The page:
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Why an airline expert isn't worried about TSA closing security checkpoints

Critics say the move could decrease security and lead to longer security lines at other airports.

ST. LOUIS — You've probably seen the big headline: The Transportation Security Administration may close security checkpoints at some airports. But, as with most stories, 5 On Your Side has learned there's more to it than just the headline.

The proposal would end screening at more than 150 small and medium-sized airports across the U.S.

CNN obtained internal documents from TSA and talked with senior agency officials. The documents from June and July suggest the move could save $115 million each year, which could be used to improve security at larger airports.

The change would apply to airports serving planes with 60 or fewer seats, according to CNN.

Some critics say the idea could open America’s skies to the greater possibility of terrorist attacks. But an airline expert tells 5 On Your Side it may not be as big a deal as people think.

“Terrorists are interested in mass-causality events which gather headlines around the world. So, they're probably not looking at a small airport,” said Mel Burkart, retired TWA pilot and Professor Emeritus at St. Louis University.

Burkart says even if TSA did pull out of small facilities, airports would still provide their own security. In fact, some larger airports like Kansas City and San Francisco already do.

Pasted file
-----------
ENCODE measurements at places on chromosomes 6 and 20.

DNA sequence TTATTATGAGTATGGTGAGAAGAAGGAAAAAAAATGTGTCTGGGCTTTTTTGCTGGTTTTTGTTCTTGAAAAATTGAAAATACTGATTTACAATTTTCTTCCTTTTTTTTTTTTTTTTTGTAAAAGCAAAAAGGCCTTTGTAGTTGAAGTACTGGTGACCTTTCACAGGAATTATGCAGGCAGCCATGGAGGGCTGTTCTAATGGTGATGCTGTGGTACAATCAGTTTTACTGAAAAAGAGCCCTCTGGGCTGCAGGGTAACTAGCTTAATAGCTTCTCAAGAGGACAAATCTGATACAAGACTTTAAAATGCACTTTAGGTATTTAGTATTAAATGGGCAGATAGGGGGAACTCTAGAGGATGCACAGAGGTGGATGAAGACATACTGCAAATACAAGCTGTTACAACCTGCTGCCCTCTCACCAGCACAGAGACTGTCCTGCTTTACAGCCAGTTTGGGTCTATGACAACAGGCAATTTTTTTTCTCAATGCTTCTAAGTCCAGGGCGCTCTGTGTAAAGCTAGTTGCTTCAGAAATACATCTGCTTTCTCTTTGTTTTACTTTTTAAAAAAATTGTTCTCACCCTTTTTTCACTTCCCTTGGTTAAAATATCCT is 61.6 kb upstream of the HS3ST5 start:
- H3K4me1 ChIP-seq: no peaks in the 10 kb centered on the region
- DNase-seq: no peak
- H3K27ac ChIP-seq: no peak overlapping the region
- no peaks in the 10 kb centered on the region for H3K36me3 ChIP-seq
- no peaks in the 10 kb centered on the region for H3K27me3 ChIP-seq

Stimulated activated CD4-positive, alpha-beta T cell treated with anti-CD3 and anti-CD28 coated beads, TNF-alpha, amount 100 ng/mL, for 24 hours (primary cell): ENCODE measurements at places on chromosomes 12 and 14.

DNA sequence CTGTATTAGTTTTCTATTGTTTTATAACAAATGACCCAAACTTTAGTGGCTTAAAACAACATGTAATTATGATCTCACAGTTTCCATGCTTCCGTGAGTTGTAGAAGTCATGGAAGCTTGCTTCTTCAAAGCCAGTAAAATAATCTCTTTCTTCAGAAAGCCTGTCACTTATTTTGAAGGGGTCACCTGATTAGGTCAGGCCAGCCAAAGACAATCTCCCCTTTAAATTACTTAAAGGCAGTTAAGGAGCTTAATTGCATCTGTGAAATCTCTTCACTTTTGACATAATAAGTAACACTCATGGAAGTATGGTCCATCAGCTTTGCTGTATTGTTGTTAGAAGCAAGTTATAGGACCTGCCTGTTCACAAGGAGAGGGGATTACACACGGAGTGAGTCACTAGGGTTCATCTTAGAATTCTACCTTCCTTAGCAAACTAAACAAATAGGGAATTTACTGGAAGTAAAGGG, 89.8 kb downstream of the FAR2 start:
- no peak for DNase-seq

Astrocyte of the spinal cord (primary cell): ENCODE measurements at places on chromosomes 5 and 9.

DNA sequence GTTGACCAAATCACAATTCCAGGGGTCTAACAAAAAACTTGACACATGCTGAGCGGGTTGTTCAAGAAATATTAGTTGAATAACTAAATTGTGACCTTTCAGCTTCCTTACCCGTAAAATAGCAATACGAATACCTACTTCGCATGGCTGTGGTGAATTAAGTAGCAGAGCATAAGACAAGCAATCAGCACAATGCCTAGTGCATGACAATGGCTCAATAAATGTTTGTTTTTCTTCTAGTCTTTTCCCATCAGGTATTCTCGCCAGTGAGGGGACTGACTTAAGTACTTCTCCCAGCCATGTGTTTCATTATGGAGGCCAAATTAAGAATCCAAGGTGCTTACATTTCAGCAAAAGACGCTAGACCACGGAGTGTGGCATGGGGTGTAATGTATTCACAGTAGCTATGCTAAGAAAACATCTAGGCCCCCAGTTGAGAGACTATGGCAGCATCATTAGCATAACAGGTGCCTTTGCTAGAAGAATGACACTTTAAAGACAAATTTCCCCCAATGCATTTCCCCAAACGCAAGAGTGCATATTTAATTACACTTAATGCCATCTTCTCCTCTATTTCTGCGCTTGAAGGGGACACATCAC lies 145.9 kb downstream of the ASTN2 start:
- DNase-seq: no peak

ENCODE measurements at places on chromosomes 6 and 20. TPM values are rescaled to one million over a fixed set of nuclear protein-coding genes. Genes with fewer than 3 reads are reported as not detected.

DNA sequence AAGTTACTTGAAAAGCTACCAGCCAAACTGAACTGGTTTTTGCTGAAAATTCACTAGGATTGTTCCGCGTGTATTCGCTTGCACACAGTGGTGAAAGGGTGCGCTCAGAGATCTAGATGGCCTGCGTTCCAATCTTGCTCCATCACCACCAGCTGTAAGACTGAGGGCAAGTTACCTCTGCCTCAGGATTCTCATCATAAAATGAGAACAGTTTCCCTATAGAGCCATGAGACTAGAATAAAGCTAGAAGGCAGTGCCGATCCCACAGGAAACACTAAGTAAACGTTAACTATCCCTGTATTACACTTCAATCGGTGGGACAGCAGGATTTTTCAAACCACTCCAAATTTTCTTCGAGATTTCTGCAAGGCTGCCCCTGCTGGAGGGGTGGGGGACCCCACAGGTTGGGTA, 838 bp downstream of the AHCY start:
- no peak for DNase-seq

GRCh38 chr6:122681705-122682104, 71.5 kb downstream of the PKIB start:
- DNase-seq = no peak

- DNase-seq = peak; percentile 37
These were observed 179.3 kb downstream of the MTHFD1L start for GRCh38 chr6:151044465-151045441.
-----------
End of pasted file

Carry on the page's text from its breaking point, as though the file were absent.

“All the airports minimize the risk of a terrorist attack,” he said.

No official list of potentially-impacted airports has been released. 5 On Your Side checked with the director at Mid America Airport in Mascoutah, Illinois who says, based on the information he has, the potential change wouldn't affect his facility.

However, the move could have a bigger-picture impact. Passengers who aren't screened at smaller airports would have to go through security at larger, connecting hubs.

“You'd have to arrange for them to come into a non-secure area and then back into a secure area,” said Burkart.

That could mean longer security lines at larger airports.

While the TSA says the idea is nowhere close to becoming reality, Burkhart says there is a solution if it does.

“If it were me, I would simply contract with individuals to do the screening. Other government agencies contract out their work. Why couldn’t TSA?”

A statement posted Thursday to the TSA website reads:

There has been no decision to eliminate passenger screening at any federalized U.S. airport. TSA remains committed to its core mission to secure the Homeland by screening more than 2.5 million airline passengers per day. Every year as part of the federal budget process TSA is asked to discuss potential operational efficiencies—this year is no different. Any potential operational changes to better allocate limited taxpayer resources are simply part of predecisional discussions and deliberations and would not take place without a risk assessment to ensure the security of the aviation system.